Loretta Butler-Turner in the House of Assembly.
By AVA TURNQUEST
Tribune Chief Reporter
LONG Island MP Loretta Butler-Turner yesterday called on Prime Minister Perry Christie to make his Cabinet ministers retract their “extremist” statements against Baha Mar developer Sarkis Izmirlian or resign.
Mrs Butler-Turner said the revelation that Mr Christie did not sanction comments made last week by Foreign Affairs and Immigration Minister Fred Mitchell and Minister of Labour Shane Gibson indicated that the nation’s leader was not respected and too weak to “rein in” his “out of control” Cabinet.
In a statement yesterday, she said it was “nonsensical” for Mr Christie to suggest that the senior ministers were speaking in their personal capacity on such a high-profile issue. She added that their actions demonstrated his party’s contempt for the country’s system of governance.
“Collective responsibility is a cornerstone of our system of Cabinet government,” she said. “It is now being supplanted by selective responsibility in which ministers can say whatever they want in an out of control Cabinet with a prime minister too weak to rein in his ministers.
“Various members of Mr Christie’s Cabinet clearly have little fear of facing the consequences of their actions from a prime minister whose office they no longer seem to respect. It appears that the extremists in Mr Christie’s Cabinet are now in charge with the prime minister being effectively sidelined.”
Mr Mitchell has repeatedly chastised Mr Izmirlian both locally and internationally over the resort’s Chapter 11 bankruptcy filing, and what he termed as numerous “attacks” on Mr Christie’s handling of the Baha Mar debacle.
Last week, Mr Mitchell warned the developer that his permanent residency status could be revoked, and suggested that Mr Izmirlian consider living elsewhere if he could not conform to the expected conduct of “economic guests.”
Mr Gibson has defended Mr Mitchell’s warning and suggested that the government should now begin performing “psychological evaluations” on all foreign developers seeking to do business in this country.
Mr Christie has since explained that the comments by two of his Cabinet ministers are not the position of the government. He said he accepted their remarks as personal and emotionally motivated, adding he was not forewarned that the ministers were going to say what they did.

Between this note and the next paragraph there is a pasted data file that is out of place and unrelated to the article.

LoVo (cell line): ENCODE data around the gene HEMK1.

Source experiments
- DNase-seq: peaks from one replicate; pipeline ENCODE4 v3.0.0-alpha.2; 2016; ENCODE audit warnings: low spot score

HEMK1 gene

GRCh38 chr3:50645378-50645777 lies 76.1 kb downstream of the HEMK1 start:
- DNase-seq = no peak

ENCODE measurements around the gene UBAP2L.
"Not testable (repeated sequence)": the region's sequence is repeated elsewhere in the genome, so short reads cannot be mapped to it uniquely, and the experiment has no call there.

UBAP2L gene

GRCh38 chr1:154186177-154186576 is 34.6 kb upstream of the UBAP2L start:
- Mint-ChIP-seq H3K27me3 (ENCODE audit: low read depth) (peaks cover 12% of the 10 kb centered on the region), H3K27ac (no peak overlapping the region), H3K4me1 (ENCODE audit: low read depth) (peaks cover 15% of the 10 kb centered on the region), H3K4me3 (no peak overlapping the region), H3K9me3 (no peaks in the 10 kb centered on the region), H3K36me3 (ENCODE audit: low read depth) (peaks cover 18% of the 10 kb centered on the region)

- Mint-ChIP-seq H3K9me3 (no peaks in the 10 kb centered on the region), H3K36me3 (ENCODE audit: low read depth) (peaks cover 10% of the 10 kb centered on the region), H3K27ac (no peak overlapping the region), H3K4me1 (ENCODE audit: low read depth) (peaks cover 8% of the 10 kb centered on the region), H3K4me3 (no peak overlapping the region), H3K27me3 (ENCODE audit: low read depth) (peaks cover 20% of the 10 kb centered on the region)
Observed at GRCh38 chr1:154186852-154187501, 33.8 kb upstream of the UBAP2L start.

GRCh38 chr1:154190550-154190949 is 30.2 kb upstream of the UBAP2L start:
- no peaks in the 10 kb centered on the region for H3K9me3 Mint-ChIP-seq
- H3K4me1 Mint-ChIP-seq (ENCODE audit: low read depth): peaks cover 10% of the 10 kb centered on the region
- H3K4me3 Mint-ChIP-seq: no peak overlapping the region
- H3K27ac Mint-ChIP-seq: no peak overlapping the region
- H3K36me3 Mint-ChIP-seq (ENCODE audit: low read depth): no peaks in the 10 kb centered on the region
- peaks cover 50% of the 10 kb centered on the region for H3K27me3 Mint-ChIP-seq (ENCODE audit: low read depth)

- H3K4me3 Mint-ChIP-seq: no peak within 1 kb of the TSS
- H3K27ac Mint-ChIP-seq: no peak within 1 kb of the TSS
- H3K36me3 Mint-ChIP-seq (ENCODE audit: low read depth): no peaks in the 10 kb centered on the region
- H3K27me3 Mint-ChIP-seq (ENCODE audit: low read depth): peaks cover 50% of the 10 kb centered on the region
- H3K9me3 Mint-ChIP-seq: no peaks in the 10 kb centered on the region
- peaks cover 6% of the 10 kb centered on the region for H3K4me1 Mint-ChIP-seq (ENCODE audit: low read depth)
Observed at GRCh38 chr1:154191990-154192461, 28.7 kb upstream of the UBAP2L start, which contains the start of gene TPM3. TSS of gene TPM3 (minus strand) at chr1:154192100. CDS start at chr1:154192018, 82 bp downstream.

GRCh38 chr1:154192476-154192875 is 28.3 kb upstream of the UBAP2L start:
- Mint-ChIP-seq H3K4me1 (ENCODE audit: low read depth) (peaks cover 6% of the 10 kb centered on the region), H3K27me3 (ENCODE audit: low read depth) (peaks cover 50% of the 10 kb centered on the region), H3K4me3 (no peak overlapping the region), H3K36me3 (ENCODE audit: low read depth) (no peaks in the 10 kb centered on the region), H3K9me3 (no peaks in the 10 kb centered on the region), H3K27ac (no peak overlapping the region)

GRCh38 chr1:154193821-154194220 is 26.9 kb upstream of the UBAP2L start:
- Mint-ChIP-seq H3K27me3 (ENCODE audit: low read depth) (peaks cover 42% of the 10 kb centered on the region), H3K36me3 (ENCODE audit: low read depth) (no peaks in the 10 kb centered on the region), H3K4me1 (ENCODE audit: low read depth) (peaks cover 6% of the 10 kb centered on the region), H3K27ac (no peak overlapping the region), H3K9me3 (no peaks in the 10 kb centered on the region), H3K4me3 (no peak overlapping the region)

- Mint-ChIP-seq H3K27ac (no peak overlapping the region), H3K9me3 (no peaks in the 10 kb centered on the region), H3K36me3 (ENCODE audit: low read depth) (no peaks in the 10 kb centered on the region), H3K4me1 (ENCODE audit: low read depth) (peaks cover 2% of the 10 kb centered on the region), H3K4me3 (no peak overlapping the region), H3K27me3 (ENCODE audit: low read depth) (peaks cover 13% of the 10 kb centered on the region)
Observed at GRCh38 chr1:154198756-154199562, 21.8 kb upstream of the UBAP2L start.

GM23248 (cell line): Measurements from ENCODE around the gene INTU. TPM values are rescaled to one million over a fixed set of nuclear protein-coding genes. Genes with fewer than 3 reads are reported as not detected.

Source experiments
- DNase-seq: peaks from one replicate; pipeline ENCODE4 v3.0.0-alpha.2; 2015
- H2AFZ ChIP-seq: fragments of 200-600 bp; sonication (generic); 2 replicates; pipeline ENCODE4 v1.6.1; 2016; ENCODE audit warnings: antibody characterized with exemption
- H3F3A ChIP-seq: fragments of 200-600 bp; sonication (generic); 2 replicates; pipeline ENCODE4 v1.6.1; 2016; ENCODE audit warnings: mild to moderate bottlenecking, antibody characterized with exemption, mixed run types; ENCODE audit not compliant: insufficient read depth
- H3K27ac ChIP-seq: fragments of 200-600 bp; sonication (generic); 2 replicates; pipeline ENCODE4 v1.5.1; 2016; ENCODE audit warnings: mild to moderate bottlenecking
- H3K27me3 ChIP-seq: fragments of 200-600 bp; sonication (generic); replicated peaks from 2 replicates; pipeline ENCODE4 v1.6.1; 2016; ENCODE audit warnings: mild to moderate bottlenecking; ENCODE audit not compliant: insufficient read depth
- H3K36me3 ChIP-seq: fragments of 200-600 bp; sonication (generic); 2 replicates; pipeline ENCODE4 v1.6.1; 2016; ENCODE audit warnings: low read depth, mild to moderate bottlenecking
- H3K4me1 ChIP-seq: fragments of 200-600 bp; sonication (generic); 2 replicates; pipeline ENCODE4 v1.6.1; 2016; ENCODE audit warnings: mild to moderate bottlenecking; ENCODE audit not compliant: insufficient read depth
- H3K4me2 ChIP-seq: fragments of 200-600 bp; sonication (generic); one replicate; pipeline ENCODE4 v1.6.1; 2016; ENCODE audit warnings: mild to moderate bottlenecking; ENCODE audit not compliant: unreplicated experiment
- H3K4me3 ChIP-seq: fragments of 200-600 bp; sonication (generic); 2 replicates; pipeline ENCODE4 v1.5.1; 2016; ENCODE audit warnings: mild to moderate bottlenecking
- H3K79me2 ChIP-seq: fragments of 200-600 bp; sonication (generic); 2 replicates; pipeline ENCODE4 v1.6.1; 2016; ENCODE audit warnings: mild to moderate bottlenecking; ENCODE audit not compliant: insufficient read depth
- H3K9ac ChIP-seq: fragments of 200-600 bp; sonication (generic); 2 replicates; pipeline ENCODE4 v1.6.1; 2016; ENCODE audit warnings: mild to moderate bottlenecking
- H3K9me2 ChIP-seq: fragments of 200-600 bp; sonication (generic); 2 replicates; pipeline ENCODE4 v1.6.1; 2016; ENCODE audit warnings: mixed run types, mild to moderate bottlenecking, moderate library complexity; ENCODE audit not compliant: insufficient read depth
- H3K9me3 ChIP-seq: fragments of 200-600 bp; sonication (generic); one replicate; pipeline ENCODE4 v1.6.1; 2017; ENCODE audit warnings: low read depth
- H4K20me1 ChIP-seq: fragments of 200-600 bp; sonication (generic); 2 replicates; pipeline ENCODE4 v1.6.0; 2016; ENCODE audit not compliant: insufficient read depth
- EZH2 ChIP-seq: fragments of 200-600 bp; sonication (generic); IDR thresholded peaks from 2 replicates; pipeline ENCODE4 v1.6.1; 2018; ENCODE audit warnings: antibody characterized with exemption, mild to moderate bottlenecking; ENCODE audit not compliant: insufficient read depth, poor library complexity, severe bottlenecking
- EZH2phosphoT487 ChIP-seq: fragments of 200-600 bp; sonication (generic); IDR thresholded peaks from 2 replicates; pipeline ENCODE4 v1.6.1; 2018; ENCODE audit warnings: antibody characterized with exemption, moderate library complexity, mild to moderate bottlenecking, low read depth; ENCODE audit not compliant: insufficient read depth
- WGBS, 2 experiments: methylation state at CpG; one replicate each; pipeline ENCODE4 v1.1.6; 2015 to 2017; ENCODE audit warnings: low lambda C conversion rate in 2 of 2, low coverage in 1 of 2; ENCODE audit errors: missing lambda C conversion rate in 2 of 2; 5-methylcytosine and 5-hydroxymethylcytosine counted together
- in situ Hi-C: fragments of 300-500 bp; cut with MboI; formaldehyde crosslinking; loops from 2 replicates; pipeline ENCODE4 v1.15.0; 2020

Yesterday, Mrs Butler-Turner said that under British ministerial code, government ministers were barred from speaking in their personal capacity on public affairs, and should ensure that their statements are consistent with collective government policy at all times.
The Bahamas’ system of government is based on the United Kingdom’s Westminster model.
Pointing to the UK’s Cabinet Manual, she added that ministers should resign when they are unable to continue to accept collective responsibility.
She argued that there was “no such latitude” for Mr Gibson and Mr Mitchell within the Westminster system to speak in extreme terms about Mr Izmirlian in their personal capacity.
Mrs Butler-Turner said: “Prime Minister Perry Christie’s recent nonsensical statement claiming that Minister Gibson and Minister Mitchell were speaking for themselves and not the government on a matter relating to a foreign investor is yet another example of the PLP’s contempt for certain constitutional practices and democratic traditions in general and collective responsibility in particular.
“With the prime minister publicly stating that neither Mitchell nor Gibson spoke for the government, certain consequences must follow.”
She added: “He cannot simply seek to distance himself from his ministerial colleagues. They should be made to retract various statements, resign or be fired.”
Last week, in a letter to Baha Mar staff, Mr Izmirlian lamented that in his 13 years working on the project he never imagined that he would be “fighting” with the government. He added that the project had been “usurped” for political reasons.
The resort CEO has been at odds with the Christie administration since Baha Mar and its affiliated companies filed for Chapter 11 bankruptcy in a US court on June 29.
Mr Christie has said the move came “without notice” to the government.